On December 14, 2018 the Department of Health and Human Services, Office for Civil Rights (“OCR”) formally issued a Request For Information (“RFI”) seeking public input on “ways to modify the HIPAA Rules to remove regulatory obstacles and decrease regulatory burdens in order to facilitate efficient care coordination and/or case management and to promote the transformation to value-based healthcare, while preserving the privacy and security of PHI.”  OCR is seeking comments for a series of 54 different specific questions (many with additional subparts) corresponding to the following five major topic areas:  (1) the promotion of information sharing for treatment and care coordination; (2) the promotion of parental and caregiver involvement in addressing the opioid crisis and serious mental illness; (3) additional ways to remove regulatory obstacles and burdens to facilitate care coordination and promote value-based health care; (4) an effective means to implement the accounting of disclosures requirement of the HITECH Act; and (5) Notice of Privacy Practices operational practices.

While some of the questions ask for factual information (such as the typical time it takes a covered entity to transfer PHI to another covered entity), many of the questions raise larger policy issues.  For example, the RFI includes a series of questions on whether it would make sense to have health care clearinghouses play a much more direct role in providing information to individuals, whether health care clearinghouses should be treated only as covered entities, and if so, could other covered entities impose contractual obligations on the health care clearinghouses to protect PHI without the use of a business associate agreement.  Similarly, the RFI includes multiple questions on whether the OCR could amend the Privacy Rule to allow for better coordination for patients suffering from a substance abuse disorder or serious mental illness, and how such changes might interact with current state privacy laws and 42 CFR Part 2 that would otherwise prohibit the sharing of such information.

From an operational perspective, the RFI requests comments on how to effectively implement the HITECH Act requirement to provide an accounting of all disclosures made through an electronic health record and whether requiring providers to make a good faith effort to obtain written acknowledgement from a patient that they have received a Notice of Privacy Practices places an unnecessary burden on providers, and perhaps inadvertently confuses patients.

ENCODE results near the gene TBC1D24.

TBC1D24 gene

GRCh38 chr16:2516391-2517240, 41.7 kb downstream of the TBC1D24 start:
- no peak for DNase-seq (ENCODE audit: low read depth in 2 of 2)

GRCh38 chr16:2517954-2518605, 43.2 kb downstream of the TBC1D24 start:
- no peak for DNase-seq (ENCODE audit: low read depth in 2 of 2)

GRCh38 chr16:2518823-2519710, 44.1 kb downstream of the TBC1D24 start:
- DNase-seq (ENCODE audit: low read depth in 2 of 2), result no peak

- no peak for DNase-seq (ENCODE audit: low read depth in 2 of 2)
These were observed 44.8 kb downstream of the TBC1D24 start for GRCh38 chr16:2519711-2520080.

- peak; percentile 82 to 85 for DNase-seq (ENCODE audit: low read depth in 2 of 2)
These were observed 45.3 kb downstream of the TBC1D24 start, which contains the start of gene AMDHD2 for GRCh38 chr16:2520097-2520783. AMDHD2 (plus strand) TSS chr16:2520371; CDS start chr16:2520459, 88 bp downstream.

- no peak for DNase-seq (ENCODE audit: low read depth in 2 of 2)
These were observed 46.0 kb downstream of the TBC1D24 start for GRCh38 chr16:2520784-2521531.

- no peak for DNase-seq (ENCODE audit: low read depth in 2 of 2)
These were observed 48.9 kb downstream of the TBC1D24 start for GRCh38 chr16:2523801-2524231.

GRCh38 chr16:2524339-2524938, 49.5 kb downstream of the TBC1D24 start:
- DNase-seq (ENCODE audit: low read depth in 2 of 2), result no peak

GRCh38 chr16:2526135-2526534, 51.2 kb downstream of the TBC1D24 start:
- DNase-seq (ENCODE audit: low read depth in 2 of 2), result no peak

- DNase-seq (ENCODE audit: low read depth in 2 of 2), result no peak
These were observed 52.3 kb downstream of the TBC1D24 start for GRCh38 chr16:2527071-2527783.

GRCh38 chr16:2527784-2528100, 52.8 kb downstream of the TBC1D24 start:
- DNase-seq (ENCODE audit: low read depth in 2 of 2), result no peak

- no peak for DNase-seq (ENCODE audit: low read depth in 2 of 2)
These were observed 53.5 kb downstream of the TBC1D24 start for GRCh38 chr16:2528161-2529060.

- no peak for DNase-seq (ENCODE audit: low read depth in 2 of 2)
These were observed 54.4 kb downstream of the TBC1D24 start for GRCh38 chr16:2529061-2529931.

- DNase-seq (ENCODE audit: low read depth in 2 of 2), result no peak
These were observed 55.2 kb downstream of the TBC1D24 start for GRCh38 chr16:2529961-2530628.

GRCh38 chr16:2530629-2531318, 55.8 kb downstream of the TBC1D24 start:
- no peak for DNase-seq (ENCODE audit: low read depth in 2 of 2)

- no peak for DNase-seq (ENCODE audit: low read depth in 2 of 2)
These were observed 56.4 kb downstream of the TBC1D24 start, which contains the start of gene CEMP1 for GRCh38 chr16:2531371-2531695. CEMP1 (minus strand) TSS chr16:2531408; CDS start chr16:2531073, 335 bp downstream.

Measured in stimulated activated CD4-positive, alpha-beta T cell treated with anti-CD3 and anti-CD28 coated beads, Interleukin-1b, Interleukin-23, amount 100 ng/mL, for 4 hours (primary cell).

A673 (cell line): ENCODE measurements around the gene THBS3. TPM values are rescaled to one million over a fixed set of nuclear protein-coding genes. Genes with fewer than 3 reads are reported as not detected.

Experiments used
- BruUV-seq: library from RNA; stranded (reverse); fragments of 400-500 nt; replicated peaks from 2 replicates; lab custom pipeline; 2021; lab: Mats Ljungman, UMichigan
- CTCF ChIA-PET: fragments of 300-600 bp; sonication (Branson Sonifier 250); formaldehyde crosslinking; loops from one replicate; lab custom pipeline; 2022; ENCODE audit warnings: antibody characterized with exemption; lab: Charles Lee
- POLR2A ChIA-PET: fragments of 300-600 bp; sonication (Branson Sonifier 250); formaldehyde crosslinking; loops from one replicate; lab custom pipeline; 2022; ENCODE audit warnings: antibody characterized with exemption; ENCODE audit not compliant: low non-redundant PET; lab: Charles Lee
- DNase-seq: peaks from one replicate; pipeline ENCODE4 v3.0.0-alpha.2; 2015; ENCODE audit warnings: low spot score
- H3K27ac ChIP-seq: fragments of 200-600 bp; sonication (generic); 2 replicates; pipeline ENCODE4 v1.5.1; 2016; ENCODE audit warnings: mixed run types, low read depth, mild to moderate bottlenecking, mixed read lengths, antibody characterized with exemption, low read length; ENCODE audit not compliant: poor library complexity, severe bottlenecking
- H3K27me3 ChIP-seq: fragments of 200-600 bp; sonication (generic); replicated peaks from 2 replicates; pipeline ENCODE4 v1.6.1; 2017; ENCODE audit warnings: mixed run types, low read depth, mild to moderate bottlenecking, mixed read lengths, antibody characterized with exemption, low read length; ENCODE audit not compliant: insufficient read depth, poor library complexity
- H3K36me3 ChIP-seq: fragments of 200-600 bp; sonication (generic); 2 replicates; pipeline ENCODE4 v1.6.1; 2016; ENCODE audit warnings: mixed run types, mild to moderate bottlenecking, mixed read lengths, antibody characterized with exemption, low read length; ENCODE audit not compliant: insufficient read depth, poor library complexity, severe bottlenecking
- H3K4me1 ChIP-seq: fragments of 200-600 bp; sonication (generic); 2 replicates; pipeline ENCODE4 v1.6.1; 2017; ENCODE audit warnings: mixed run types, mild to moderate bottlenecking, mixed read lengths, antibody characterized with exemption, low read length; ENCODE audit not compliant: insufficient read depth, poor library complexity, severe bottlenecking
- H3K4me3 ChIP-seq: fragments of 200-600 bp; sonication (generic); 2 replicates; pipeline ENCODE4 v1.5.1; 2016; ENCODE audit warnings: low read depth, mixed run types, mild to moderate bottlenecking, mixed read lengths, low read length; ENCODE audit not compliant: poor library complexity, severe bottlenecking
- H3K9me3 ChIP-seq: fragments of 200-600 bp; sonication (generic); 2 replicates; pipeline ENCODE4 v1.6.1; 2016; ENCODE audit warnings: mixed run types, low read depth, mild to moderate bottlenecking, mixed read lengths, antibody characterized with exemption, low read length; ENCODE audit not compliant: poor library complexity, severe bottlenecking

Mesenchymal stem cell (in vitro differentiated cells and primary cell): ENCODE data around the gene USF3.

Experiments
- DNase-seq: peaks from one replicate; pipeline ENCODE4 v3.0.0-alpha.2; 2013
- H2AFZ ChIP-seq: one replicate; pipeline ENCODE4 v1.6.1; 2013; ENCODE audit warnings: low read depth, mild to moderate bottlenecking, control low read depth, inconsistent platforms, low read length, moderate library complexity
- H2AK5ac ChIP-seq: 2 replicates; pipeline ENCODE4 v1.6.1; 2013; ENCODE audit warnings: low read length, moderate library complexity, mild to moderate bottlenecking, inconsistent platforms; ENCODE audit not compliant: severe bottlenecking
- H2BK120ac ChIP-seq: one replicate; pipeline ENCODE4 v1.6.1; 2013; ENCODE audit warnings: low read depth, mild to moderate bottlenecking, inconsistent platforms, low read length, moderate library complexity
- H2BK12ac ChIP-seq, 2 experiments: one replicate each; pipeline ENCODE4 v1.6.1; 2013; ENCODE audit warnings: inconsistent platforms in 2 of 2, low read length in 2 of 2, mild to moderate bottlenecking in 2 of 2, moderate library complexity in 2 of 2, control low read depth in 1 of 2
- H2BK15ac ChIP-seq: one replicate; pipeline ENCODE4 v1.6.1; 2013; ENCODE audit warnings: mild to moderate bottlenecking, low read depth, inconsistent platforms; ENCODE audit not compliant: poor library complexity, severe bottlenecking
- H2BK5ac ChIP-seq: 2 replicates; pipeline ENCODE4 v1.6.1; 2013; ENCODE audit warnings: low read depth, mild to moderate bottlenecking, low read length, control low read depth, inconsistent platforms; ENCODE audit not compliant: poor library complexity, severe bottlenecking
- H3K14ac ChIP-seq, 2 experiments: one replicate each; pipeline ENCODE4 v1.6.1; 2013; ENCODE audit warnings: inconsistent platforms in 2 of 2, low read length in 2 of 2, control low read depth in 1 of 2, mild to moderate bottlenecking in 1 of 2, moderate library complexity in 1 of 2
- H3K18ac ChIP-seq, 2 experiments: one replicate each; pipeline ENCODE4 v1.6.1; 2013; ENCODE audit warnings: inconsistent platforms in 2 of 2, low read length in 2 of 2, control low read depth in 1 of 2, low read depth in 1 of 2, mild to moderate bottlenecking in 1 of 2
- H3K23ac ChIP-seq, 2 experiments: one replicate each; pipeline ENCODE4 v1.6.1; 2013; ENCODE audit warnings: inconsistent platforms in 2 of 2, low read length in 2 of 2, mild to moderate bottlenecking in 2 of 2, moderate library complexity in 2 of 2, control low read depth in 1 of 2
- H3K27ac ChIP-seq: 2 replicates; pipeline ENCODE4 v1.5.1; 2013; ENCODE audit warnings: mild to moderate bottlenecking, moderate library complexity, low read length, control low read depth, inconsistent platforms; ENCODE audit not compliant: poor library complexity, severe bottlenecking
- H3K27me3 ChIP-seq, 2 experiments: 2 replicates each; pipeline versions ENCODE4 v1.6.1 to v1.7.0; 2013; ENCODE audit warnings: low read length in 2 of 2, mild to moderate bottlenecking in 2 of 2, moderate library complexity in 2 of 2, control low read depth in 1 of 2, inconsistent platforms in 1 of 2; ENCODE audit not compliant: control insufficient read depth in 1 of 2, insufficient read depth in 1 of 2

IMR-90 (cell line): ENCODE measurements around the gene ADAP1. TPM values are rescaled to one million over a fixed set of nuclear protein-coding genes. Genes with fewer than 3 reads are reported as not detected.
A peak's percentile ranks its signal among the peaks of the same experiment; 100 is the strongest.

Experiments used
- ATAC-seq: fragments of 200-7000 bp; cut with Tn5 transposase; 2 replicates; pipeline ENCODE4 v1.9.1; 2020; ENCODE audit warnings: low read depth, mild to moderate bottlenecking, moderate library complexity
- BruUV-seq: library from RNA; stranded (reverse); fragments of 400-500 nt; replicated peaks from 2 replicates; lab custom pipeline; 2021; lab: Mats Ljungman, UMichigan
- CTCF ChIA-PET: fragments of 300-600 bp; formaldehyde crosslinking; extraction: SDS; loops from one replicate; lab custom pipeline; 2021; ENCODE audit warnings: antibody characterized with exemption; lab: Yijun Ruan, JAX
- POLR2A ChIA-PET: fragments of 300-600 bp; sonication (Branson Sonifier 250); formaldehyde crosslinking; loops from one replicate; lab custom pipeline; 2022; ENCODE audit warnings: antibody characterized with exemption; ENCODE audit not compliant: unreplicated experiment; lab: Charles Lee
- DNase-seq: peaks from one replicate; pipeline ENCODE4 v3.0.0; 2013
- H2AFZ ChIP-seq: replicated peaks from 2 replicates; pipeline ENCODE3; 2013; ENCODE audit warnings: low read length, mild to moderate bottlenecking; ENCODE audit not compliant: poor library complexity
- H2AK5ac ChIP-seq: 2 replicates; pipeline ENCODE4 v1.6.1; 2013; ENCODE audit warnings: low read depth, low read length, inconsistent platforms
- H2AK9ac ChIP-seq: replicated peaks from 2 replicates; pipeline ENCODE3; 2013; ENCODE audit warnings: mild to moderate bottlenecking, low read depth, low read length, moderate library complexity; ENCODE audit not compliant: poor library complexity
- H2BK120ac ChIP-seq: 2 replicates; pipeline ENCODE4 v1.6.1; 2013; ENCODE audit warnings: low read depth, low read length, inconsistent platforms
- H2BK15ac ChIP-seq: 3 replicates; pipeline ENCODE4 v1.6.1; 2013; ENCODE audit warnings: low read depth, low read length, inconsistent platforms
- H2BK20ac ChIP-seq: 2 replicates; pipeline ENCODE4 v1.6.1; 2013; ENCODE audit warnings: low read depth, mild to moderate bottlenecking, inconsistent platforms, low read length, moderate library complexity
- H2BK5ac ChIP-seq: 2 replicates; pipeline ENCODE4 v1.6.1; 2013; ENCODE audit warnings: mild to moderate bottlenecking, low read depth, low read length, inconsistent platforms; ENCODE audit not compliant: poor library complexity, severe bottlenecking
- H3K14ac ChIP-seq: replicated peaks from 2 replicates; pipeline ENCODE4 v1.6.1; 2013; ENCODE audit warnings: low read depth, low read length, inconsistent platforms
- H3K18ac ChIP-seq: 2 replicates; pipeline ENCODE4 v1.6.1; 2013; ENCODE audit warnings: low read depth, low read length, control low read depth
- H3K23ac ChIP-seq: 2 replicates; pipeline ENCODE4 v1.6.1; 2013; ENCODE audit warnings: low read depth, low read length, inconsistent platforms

OCR is requesting comments to the elucidated questions on or before February 12, 2019.

On October 16, 2018 the Department of Health and Human Services Office for Civil Rights (“OCR”) and the Office of the National Coordinator for Health Information Technology (“ONC”) announced an update to their previously provided Security Risk Assessment Tool.  According to ONC and OCR, the “tool is designed to help healthcare providers conduct a security risk assessment” as required under the HIPAA Security Rule.  ONC states that the updated tool includes additional features such as:

  • Enhanced user interface
  • Modular workflow
  • Custom assessment logic
  • Progress tracker
  • Threats & vulnerabilities rating
  • Detailed reports
  • Business associate and asset tracking
  • Overall improvement of the user experience

As with prior tools, the ONC/OCR tool includes a broad disclaimer noting that use of the tool “does not guarantee compliance with federal, state or local laws”.  Indeed, ONC and OCR encourage providers to “seek expert advice when evaluating the use of the tool.”

Ultimately, while the tool may provide a useful resource for small physician groups, larger organizations are more likely to need what is rapidly becoming the industry standard of having a security risk assessment/risk analysis performed by an outside third party, and ensuring additional assessments (such as penetration testing of the systems) are a part of that full risk assessment for the organization.

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If your organization has any questions or needs assistance with a privacy and security related issue, please reach out to members of our Privacy and Security Group: Patricia Wagner, Alaap Shah, Brian CesarattoAdam Forman, or Wenxi Li.